You may be pleased to note that I am making rapid progress on this grid concept.
My two primary goals are:- 1)
to mimic as closely as I can the movements when using a ruler to measure things, 2)
and to do this in a such a way so it's as simple and easy as possible.
Item (1) is most important, as we don’t want troops on a grid to be able to do things that
would be impossible when measuring, as that could lead to learning bad habits.
The grid itself will be 20mm/½ BW squares in a chequerboard patten.
Each element will have its front-edge spanning two squares, so that things like multiple-facing
(where a single element pins two enemy with its Threat Zone), hard-flanking protection (where
the enemy is not beyond the line extending that side-edge), advancing in echelon (where the
refused element is aligned with the rear edge/corner of an adjacent friend, so still counts as
being part of that group), and choosing which enemy to engage when hard-flanking an enemy
column (see page 28 of the rules), are all still possible.
In the basic 90° only orientation, both front-corners plus the front-edge must touch an intersection
where the grid-lines cross. This is called a ‘node’. In the advanced 45° orientation system, only one
front-corner plus the front-edge needs to touch a ‘node’, allowing for diagonal positioning and moves.
The key method that works best is not
to count the squares themselves, but count the nodes
So you pick a node for the final destination of the furthest moving front corner, count the number of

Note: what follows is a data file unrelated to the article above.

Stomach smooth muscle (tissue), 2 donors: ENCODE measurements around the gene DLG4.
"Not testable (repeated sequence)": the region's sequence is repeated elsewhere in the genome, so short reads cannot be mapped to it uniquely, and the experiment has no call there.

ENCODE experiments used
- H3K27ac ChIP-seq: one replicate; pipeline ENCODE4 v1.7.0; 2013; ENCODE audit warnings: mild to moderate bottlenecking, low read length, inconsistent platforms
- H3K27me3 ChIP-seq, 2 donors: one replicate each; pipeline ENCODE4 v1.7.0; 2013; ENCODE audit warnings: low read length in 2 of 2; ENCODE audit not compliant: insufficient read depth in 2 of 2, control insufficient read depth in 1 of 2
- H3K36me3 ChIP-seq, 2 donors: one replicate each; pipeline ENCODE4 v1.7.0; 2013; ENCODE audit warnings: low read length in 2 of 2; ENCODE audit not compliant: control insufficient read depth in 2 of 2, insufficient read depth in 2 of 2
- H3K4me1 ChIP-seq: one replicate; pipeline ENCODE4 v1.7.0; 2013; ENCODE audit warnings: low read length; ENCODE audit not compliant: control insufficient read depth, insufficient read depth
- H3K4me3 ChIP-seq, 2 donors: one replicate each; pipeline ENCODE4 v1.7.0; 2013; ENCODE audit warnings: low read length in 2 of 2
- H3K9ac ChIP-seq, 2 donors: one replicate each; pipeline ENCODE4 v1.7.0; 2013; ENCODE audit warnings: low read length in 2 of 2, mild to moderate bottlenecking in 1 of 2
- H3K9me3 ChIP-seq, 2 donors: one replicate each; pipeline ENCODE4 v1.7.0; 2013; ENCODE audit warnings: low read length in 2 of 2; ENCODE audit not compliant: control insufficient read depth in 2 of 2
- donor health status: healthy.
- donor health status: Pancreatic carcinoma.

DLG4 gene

‘Move Points’ (each MP is ½ a BW or 20mm) it will cost for that corner to reach that node, and if it
doesn’t exceed your current total MP/BW allowance then the move is legitimate and can be made.
Moving from one node to another along a grid-line costs 1 MP/½ a BW.
Moving diagonally to a node across an open square, without using the grid-lines, costs 1½ MP’s.
And if you end the move with ½ an MP left over, it is lost, as there is no way to spend ½ an MP.
This system of node counting works surprisingly well, with very few distortions.
The only real problem when using the 90° only orientation is when a line wheels.
In the real game, if you don’t have enough movement to wheel a full 90°, you can at least make a ½ wheel,
and finish the full wheel next bound. But when using the 90° only orientation, if you can’t wheel this bound,
then you won’t be able to make a 90° wheel next bound either, or ever!
The way out of this problem is to approximate or ‘simulate’ the position of a ½ wheel on the grid...
...but it is a distortion (fortunately, the advanced 45° orientation method largely solves this issue, and gives
a much truer representation of half-45°-diagonal wheeling).
Now that I have a workable system, I just need to present it properly in a document, with lots of examples.
I’m doing that now...should take about a week.
In the meantime, here is a quick sample of the front cover:-fanaticus-dba.fandom.com/wiki/File:Grid_front_cover.gif